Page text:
While “business partnerships” have a long history in state schools, the increasing marketisation of comprehensive education has seen such arrangements propagate across the sector. This blog details my experience, as an education worker, of the creeping business ethos of an inter-city secondary school.
Capital's interest in the education system should be immediately evident to anyone who undertakes even a cursory inquiry into the the nature of state education. Schools are, after all, where children are taught the “skills” which the labour market demands of them. Sometimes schools are explicit about this, teaching IT for our “high-tech economy” or “interview skills” to sixth formers. Besides these stated goals, however, are what sociologists might call the “implicit” or “latent” functions—things like accustoming students to the regimentation needed for an assembly line or training children to internalise the deference to authority demanded by the workplace hierarchy.
There are times, however, when capital's raw hegemonic intentions become crystal clear. My headteacher recently announced that, as part of a borough-wide initiative, our school would be partnering with what he called “a large estate agency” based in the city. (Upon closer inspection, it appears the company is actually a multinational of “chartered surveyors and property consultants” which happens to be headquartered near us.) The staff was informed—the fig leaf of consultation being duly ignored—that “no sponsorship” was involved. The “partnership” means that our students would be given “opportunities” on “business days” to visit the offices of our chosen partner to “see how the world of business works”. This was presented in our weekly staff meeting and without much fanfare. That in itself says a lot.
My school is not an academy. In fact, in a borough that has pushed academies hard, my school has remained one of the few holdouts. Yet, the business ethos is already well embedded. The school has a long-standing relationship with one of the world's largest multinationals—a company with many fingers in a lot of pretty abhorrent pies: tax shelters, outsourcing, privatisation, and the sort of financial speculation that led to the most recent economic crisis, to name a few. One of the main ways students come to understand this company is by being invited to sing Christmas carols at their headquarters, with employees and passers-by making donations to whichever charity the children are singing for. This is not only great publicity for the company, it provides them with a captive audience for whatever corporate propaganda they want to spew. That captive audience, of course, is our students.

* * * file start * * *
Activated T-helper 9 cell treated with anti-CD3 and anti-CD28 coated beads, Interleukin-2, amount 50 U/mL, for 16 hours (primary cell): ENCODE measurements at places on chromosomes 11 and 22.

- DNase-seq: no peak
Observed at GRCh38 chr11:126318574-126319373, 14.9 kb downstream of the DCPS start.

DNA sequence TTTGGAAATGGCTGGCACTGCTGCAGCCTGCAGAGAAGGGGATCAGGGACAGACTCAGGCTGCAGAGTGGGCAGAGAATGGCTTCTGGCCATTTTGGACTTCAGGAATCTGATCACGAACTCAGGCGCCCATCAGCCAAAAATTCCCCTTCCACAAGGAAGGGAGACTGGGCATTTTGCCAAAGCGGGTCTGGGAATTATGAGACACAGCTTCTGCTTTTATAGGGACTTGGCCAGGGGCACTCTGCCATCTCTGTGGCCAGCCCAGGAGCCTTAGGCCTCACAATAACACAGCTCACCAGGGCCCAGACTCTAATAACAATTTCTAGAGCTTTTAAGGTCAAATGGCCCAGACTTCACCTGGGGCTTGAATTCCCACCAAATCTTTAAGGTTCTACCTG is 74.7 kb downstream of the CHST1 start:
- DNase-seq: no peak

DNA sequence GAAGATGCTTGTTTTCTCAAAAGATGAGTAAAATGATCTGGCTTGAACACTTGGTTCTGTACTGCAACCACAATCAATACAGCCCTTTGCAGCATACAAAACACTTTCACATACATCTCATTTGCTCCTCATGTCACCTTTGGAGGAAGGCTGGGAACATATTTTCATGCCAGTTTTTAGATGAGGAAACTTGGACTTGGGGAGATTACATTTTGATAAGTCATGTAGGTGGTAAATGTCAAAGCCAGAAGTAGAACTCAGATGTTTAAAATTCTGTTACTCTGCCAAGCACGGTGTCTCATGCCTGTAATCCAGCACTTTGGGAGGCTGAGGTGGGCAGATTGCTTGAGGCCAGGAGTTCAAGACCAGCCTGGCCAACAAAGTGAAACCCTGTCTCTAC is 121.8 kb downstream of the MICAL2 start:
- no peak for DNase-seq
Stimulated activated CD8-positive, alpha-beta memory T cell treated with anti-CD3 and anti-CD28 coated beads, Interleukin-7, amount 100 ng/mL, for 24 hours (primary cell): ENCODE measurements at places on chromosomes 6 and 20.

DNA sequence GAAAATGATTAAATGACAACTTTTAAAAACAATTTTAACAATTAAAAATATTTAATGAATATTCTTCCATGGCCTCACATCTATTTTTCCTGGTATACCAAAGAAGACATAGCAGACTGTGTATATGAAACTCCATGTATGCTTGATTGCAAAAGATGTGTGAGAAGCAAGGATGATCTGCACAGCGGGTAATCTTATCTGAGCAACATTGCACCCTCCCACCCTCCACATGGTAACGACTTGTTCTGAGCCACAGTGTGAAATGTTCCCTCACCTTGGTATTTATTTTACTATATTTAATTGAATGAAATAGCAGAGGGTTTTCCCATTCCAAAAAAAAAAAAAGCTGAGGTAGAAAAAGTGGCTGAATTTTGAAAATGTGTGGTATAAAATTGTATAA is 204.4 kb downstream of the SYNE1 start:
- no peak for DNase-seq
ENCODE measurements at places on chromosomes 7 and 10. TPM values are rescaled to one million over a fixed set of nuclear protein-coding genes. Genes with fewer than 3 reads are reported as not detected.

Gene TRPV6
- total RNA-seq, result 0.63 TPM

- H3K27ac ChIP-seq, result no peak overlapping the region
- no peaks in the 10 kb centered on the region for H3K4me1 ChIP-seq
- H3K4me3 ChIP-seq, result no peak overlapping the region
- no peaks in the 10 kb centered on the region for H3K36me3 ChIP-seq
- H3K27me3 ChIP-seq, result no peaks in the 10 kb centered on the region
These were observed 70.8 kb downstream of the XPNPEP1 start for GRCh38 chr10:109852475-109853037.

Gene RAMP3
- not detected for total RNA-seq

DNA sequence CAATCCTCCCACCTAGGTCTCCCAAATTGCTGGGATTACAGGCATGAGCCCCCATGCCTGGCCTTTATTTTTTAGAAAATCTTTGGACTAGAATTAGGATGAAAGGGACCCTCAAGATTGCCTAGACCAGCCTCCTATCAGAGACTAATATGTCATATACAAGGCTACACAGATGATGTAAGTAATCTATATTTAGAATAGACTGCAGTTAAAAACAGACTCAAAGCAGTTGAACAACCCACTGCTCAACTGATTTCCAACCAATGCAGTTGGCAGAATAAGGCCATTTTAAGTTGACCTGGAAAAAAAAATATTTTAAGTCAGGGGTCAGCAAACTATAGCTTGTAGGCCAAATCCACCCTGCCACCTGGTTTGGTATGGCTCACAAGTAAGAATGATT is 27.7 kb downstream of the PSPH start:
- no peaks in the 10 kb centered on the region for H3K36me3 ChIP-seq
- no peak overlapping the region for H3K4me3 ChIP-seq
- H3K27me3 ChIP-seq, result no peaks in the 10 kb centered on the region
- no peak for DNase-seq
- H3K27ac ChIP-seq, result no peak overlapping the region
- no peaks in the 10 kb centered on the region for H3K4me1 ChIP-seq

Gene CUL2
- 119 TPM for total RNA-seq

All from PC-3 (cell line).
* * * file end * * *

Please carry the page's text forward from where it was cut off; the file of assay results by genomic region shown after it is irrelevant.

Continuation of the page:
Inside the school, corporate posters can be found throughout the building. One extols the virtues of “stakeholder” capitalism. Anther details the “corporate identity” of a well-known fast food chain. My favourite, however, is still the one which outlines various corporate “leadership” styles, ranging from the “democratic” (which really means consultative) to the “strong” (which means authoritarian). This is to say nothing of the content of business courses themselves or the fact that children are constantly admonished with threats that they “won't get a good job” or how they'd “get the sack if they did that at work.”
In the applied subjects, business is built into the very curriculum. Each DT course begins with the premise that the students are designing a product to sell. It must be marketable. And how best to learn what makes good marketing than by studying logos? Students are given a sheet of logos and asked to name the company each one represents. During the course itself students are designing Nike trainers, chocolate bar wrappers, or CD covers for top 40 musicians.
The most blatant example I found of this was a Y7 worksheet I found. On one side it listed “target markets” and on the other, a list of products. I noticed one of the products was “high interest loans”. The target consumers? “Unemployed people.”
I should note that the school does often try to reinforce some idea of ethical consumption—looking at things like Fair Trade and environmental issues and doing so across the curriculum. While this may seem preferable, it still fundamentally reinforces the idea of the market. Want to save the environment? Buy organic. Want to see workers treated well? Invest ethically. The discussion is never about the fact that consumer “choice” is a freedom that capital can afford to offer. The option to choose between different commodities doesn't threaten the social relationship that is capitalism. In fact, it further reinforces the idea of the “free” market, “free” labour, “consumer power” and “free” choice.
So what can education workers take away from this? Firstly, have no illusions about the institutions we work for. We can—and should—try to subvert schooling, but we must understand that schools are fundamentally and irreconcilably part of the problem. What we can do is what the school system doesn't: encourage critical thinking.
The recent strikes have provided us with the opportunity to begin talking to students not about profits, target markets, and entrepreneurship, but labour, solidarity, and struggle. Likewise, the debate around academies opens up an opportunity to discuss not only how destructive they are, but what purpose education should serve in society. Finally, we need to link up. There are some great examples of radical education workers coming together to create alternative lesson plans (NYCORE after Hurricane Katrina, for example) that challenge, not reproduce, capital's stranglehold on the education of our class.
For those who are interested, I found this nifty RSA Animate:
I think it's got problems, but I like the bit about schools being created to mimic the factory model.